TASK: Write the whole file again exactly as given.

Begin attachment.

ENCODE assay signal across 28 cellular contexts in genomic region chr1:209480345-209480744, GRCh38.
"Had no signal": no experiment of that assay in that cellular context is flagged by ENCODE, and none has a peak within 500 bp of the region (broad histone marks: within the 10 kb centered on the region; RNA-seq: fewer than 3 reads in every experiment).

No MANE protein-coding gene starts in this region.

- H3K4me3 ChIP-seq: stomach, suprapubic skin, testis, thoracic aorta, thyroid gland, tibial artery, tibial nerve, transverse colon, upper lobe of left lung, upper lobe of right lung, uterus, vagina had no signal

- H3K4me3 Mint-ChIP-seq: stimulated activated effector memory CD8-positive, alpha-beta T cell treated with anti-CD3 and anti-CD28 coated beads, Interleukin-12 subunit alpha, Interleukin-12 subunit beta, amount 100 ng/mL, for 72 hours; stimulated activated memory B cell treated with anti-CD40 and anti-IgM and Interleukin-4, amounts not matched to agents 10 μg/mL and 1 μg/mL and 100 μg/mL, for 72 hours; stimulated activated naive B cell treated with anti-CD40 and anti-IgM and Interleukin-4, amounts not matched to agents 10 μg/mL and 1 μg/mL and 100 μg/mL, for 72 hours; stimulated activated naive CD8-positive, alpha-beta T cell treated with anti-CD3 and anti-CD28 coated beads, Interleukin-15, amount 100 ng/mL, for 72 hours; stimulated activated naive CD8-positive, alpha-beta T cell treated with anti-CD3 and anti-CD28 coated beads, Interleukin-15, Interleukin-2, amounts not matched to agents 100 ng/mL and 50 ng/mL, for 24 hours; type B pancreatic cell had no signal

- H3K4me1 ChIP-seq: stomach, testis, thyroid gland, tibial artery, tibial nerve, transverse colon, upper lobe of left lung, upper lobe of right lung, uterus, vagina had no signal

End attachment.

ENCODE assay signal across 28 cellular contexts in genomic region chr1:209480345-209480744, GRCh38.
"Had no signal": no experiment of that assay in that cellular context is flagged by ENCODE, and none has a peak within 500 bp of the region (broad histone marks: within the 10 kb centered on the region; RNA-seq: fewer than 3 reads in every experiment).

No MANE protein-coding gene starts in this region.

- H3K4me3 ChIP-seq: stomach, suprapubic skin, testis, thoracic aorta, thyroid gland, tibial artery, tibial nerve, transverse colon, upper lobe of left lung, upper lobe of right lung, uterus, vagina had no signal

- H3K4me3 Mint-ChIP-seq: stimulated activated effector memory CD8-positive, alpha-beta T cell treated with anti-CD3 and anti-CD28 coated beads, Interleukin-12 subunit alpha, Interleukin-12 subunit beta, amount 100 ng/mL, for 72 hours; stimulated activated memory B cell treated with anti-CD40 and anti-IgM and Interleukin-4, amounts not matched to agents 10 μg/mL and 1 μg/mL and 100 μg/mL, for 72 hours; stimulated activated naive B cell treated with anti-CD40 and anti-IgM and Interleukin-4, amounts not matched to agents 10 μg/mL and 1 μg/mL and 100 μg/mL, for 72 hours; stimulated activated naive CD8-positive, alpha-beta T cell treated with anti-CD3 and anti-CD28 coated beads, Interleukin-15, amount 100 ng/mL, for 72 hours; stimulated activated naive CD8-positive, alpha-beta T cell treated with anti-CD3 and anti-CD28 coated beads, Interleukin-15, Interleukin-2, amounts not matched to agents 100 ng/mL and 50 ng/mL, for 24 hours; type B pancreatic cell had no signal

- H3K4me1 ChIP-seq: stomach, testis, thyroid gland, tibial artery, tibial nerve, transverse colon, upper lobe of left lung, upper lobe of right lung, uterus, vagina had no signal